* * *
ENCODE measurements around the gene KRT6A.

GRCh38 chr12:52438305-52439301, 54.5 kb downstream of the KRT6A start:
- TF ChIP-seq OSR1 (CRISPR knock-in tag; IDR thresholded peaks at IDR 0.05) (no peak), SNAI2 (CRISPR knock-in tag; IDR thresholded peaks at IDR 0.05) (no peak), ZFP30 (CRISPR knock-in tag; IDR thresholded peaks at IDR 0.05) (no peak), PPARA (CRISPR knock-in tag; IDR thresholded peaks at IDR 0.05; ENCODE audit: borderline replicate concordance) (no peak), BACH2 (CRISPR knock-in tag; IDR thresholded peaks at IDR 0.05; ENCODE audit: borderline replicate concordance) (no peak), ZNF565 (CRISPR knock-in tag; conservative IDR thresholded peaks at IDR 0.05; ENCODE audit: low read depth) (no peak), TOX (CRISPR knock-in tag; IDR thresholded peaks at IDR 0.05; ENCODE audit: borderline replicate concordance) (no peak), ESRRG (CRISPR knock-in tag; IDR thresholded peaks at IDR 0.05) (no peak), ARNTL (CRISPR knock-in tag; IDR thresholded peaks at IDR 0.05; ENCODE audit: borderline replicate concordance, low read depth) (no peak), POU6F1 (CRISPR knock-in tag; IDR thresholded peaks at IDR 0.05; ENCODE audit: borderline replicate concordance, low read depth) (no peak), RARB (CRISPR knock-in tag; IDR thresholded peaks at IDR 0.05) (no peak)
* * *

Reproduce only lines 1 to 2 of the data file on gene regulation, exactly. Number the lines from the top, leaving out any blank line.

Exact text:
ENCODE measurements around the gene KRT6A.

GRCh38 chr12:52438305-52439301, 54.5 kb downstream of the KRT6A start: